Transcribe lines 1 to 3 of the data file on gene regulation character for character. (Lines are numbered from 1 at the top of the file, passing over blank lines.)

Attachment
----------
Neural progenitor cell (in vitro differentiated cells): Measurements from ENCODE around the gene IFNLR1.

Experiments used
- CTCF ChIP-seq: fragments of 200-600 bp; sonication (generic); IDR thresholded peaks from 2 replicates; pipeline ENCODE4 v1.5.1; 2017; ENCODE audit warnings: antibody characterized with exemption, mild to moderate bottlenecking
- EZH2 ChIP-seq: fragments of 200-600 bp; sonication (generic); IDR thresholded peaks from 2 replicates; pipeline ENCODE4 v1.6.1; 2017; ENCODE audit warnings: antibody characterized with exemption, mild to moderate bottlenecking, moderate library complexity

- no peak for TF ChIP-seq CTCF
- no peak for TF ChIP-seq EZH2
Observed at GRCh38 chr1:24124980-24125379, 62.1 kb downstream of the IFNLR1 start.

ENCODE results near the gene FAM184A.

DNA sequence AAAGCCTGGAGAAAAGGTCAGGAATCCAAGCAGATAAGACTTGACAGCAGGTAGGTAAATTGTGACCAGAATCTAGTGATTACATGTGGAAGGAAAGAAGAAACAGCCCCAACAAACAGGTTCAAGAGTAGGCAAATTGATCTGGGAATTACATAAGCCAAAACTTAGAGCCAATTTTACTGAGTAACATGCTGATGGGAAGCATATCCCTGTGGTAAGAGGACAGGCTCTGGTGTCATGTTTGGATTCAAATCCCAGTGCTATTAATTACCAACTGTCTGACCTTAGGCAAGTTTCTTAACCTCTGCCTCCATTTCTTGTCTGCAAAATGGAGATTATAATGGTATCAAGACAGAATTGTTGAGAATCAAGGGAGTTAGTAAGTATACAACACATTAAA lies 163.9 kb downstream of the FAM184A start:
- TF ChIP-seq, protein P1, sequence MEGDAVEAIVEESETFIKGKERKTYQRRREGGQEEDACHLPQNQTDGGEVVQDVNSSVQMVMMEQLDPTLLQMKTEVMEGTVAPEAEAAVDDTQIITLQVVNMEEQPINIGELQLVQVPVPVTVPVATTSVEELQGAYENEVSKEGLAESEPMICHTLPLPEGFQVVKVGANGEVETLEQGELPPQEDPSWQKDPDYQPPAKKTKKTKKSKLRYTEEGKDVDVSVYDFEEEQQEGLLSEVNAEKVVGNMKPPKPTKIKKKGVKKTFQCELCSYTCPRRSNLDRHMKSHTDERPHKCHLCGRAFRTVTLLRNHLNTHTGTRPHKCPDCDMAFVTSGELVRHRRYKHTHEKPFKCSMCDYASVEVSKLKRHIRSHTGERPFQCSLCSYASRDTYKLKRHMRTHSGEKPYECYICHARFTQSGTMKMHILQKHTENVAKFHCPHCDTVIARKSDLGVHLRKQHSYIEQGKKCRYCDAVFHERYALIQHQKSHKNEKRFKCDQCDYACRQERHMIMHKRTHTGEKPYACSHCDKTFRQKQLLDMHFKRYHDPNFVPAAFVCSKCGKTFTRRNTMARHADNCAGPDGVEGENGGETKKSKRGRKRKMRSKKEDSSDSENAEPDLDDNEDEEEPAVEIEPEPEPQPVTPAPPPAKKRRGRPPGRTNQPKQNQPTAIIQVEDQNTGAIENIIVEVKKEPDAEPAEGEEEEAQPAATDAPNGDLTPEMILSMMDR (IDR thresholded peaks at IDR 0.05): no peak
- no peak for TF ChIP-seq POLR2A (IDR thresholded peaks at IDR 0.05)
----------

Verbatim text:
Neural progenitor cell (in vitro differentiated cells): Measurements from ENCODE around the gene IFNLR1.

Experiments used
- CTCF ChIP-seq: fragments of 200-600 bp; sonication (generic); IDR thresholded peaks from 2 replicates; pipeline ENCODE4 v1.5.1; 2017; ENCODE audit warnings: antibody characterized with exemption, mild to moderate bottlenecking